Printer FriendlyEmail Article Link

Velocity - Inodes and disk space

Velocity 5.0 - Latest.

Velocity Inodes and disk space

Velocity usally generates thousands of files everyday from logs and transactions from the regular use of its services, of course velocity automatically do a lot of cleaning over this files, but there will be cases when some manual cleaning could be needed.

Due this, it is very important to keep an eye on the inodes count and the disk space of a very old or huge enviroment.

The inode (index node) is a data structure in a Unix-style file system that describes a file-system object such as a file or a directory. If you run out of inodes, it does not matter that you still have disk space left you will not be able to make use of the system to store files any longer, which results on a totall stuck state of the sytem.

Running our of disk space is also something to worry about, Velocity by default will start sending low disk space messages when it reaches the 80% of disk usage.

This threshold can be configured to be something near to the 100% or earlier as well.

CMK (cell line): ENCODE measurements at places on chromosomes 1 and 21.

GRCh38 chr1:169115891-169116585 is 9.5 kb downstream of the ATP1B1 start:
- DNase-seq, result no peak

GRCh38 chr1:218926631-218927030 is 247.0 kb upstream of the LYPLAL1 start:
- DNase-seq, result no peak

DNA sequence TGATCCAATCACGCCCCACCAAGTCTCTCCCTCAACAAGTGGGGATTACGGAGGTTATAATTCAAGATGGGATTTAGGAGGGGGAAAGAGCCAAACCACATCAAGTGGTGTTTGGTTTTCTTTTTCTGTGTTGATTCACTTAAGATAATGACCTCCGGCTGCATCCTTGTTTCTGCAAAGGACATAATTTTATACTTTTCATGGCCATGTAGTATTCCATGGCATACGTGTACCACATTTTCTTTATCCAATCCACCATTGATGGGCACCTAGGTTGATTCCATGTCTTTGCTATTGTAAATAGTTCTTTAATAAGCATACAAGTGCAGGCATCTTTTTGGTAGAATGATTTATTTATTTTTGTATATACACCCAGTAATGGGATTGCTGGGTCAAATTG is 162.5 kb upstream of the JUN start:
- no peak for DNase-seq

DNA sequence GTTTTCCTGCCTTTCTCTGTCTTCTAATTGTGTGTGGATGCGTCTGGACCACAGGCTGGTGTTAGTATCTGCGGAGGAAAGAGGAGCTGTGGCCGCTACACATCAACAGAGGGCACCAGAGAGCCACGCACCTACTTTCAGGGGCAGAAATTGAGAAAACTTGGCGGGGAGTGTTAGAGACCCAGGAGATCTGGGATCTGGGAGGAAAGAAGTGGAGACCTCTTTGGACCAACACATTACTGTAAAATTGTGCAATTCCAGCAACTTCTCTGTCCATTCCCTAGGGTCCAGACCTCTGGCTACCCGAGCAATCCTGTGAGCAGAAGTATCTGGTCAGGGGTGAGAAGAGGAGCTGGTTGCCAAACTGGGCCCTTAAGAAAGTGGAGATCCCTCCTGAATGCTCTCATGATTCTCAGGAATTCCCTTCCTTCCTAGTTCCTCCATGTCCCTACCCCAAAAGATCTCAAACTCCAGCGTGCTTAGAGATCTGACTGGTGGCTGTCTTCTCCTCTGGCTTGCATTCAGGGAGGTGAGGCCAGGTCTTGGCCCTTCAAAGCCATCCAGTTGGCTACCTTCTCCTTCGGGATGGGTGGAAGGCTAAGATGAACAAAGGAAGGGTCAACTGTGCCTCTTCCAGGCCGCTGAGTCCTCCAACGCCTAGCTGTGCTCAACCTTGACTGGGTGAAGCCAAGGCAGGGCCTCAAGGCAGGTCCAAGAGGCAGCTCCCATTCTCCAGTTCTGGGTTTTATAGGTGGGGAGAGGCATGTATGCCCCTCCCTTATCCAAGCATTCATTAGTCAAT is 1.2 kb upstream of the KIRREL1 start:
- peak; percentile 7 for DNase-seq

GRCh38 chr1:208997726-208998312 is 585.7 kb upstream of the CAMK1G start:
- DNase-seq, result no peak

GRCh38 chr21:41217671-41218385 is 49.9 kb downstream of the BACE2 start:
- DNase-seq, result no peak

The solution:

In both cases the solution is to delete not needed files of the system or add more disk space to the Velocity VM or VDS.

Some files that can be deleted are the /data/logs/archive/ *logs*    this probably will take a lot of space and inodes after some time or a lot of usage of velocity.

Adding more space is also a good option in some cases when the space is available, for going this you should:
  • Power off any agent connected to velocity first.
  • Power off Velocity VM.
  • Power off VDS VM.
  • Increase the disk size on the VMware Vsphere hypervisor / KVM console.
  • Power up VDS.
  • Power up Velocity.
  • FInally power up any agent.
Unlikely regular linux systems, Velocity and VDS are prepared to automatically claim the new space without any intervencion from the user or administrator.

You can check the disk space with:

df -h (for disk space)

df -i  (for inodes count) 


Product : Velocity